Hate to burst your bubble, but winter is on the way (for those of us that have to deal with snow). Okay, maybe it won’t be here tomorrow, but it’ll be here soon enough, and when it does arrive you’ll want to be able to proudly proclaim that you were ready to meet its cold embrace. A big part of that – a huge part, in fact – is winterizing your car. So what do you need to do to get your car ready for winter? Great question; we’ve got answers.
Have your engine serviced. Breaking down by the side of the road is bad enough in clear, warm weather. Having the same happen in the middle of a blizzard is about the worst possible thing that you can think of. To prevent this from happening – or at least to cut down on the likelihood of this happening – get your car in to an auto mechanic before the snow flies. Have them perform all necessary maintenance like an oil change, but also have them inspect everything under the hood and all around to make sure it’s good to go. Things like belts and hoses and anti-freeze levels are important, but so are working windshield wipers. Have your battery tested too to ensure there is enough power for cold starts. And replace old air and fuel filters. Don’t have a go to repair shop? Use Openbay to compare pricing and book service from quality local shops with the click of a button.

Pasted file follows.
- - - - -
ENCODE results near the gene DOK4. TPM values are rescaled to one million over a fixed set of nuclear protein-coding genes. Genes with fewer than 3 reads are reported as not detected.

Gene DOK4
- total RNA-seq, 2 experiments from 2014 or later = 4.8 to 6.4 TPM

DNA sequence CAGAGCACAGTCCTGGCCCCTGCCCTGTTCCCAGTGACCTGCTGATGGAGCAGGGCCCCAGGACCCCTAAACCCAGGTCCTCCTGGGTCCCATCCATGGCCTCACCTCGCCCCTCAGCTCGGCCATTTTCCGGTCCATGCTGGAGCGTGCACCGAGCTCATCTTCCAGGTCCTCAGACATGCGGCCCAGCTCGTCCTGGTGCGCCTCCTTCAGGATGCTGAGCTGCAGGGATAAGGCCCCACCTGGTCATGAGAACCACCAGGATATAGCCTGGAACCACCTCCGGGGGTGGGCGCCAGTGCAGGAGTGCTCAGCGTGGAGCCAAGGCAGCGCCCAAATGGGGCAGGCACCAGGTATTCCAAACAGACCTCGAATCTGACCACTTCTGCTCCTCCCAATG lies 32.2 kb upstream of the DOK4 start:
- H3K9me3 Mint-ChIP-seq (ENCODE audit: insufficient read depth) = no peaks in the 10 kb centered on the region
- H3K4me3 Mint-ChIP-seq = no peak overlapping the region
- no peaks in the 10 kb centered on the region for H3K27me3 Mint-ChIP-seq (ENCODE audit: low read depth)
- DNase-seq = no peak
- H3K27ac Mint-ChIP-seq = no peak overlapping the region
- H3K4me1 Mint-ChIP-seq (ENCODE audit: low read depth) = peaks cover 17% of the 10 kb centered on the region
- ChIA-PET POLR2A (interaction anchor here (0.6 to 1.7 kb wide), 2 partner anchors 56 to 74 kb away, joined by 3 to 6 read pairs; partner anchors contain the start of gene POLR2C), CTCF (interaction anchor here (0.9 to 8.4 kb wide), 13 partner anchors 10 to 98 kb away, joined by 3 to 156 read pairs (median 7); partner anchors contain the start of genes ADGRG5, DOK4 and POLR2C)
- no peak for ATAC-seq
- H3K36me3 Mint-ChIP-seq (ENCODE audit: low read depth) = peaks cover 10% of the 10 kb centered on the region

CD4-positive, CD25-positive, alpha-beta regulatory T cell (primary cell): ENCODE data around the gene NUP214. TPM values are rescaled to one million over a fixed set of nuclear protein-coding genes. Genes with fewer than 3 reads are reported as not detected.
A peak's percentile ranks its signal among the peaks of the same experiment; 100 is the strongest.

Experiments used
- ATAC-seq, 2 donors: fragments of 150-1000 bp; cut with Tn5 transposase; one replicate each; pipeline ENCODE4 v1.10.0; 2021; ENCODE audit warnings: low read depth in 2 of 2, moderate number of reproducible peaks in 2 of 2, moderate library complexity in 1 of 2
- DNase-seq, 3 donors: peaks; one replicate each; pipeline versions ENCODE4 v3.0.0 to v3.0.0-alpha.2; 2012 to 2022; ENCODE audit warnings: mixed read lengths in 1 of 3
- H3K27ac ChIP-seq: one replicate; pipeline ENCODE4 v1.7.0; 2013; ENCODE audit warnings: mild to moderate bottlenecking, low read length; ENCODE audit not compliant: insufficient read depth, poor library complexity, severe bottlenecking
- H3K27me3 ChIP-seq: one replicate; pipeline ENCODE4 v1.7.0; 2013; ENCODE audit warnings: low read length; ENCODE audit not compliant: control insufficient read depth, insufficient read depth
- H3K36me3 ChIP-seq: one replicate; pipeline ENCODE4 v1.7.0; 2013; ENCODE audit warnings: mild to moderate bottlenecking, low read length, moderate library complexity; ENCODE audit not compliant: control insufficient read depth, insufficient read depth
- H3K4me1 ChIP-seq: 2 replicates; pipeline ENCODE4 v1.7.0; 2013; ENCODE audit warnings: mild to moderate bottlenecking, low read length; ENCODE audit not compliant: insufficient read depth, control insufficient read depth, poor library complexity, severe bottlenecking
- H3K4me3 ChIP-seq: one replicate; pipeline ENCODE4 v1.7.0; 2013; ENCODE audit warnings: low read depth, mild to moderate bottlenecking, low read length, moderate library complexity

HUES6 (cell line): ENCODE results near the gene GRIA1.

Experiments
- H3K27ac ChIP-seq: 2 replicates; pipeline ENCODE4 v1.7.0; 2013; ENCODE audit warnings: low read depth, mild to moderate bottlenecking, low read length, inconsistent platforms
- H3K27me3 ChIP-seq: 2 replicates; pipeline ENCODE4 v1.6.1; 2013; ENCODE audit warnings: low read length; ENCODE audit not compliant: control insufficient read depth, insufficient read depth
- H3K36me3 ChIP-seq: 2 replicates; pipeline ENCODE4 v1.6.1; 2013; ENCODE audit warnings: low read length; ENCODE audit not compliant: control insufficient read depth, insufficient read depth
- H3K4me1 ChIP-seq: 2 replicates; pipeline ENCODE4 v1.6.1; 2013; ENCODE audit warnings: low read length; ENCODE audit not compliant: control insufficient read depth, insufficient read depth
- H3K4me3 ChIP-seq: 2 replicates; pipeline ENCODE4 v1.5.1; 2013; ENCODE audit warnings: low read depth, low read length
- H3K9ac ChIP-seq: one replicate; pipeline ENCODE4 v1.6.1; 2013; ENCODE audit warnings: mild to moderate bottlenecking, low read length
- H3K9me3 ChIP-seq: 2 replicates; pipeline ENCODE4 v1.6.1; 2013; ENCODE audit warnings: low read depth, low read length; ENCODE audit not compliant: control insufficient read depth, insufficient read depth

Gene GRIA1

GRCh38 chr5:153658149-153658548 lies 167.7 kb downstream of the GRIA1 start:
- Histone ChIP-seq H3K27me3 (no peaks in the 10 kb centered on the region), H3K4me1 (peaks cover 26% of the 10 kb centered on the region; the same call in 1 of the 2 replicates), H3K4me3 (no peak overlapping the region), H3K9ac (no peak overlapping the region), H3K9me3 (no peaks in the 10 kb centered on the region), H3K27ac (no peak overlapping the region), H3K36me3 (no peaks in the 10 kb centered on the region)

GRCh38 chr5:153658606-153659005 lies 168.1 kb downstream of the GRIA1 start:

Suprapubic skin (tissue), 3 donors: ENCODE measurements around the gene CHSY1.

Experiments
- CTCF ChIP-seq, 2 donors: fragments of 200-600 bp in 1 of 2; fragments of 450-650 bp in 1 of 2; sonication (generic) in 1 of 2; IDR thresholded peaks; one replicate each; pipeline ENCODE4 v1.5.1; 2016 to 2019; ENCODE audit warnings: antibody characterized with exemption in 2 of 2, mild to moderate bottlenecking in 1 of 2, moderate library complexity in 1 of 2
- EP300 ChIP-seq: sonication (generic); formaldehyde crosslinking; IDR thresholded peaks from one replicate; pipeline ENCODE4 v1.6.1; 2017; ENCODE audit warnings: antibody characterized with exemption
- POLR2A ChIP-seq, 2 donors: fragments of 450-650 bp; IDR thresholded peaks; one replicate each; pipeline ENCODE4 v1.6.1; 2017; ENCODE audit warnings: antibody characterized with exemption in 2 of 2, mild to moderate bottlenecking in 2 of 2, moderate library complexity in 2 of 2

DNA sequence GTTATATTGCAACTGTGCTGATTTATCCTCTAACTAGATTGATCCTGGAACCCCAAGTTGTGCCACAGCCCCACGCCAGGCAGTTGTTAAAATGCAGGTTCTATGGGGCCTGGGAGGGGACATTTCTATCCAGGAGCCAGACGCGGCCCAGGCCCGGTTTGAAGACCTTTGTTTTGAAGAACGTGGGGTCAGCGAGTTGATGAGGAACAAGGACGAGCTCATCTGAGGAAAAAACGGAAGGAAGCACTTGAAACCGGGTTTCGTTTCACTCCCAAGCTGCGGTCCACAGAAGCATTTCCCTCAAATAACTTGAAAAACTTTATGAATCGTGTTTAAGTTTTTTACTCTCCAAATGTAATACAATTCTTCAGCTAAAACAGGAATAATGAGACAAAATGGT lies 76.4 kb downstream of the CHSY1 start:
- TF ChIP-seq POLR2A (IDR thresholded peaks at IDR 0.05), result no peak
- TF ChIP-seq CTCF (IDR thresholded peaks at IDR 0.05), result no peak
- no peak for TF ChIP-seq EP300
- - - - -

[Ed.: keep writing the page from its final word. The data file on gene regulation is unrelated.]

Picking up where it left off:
Check your tires and replace them if necessary. This isn’t exactly cheap, and it’s certainly not free, but it’s certainly critical. Especially if your tires are looking old and worn. Putting new shoes on your car could mean the difference between stopping in time to avoid colliding with an enormous snow plow and… well, not stopping in time. Which can ruin your day, your front end, and all sorts of other stuff you probably don’t want to think about. If the tread depth on your tires is nearing 2/32 of an inch, they’re getting to the end of their life. Replace them now so you’ll have the best possible snow and ice traction.
Throw an emergency kit into the backseat. You know, just in case. The key here is not to use it. That’s your goal for the entire winter. But the at least if you have it in your car, you know you’ll be well equipped if something wonky does go wrong on the road and you find yourself stuck in a snow bank. You can buy emergency winter kits for your car, or you can make your own. Whatever you choose, make sure your kit includes the following: thermal blankets; a supply of water and dried food like nuts or candy or jerky; gloves; boots; a flashlight; a small shovel; a fully charged spare cell phone (even with no plan you can still dial 911 for help and get through); jumper cables; flares; candle with matches; tire chains; a first aid kit.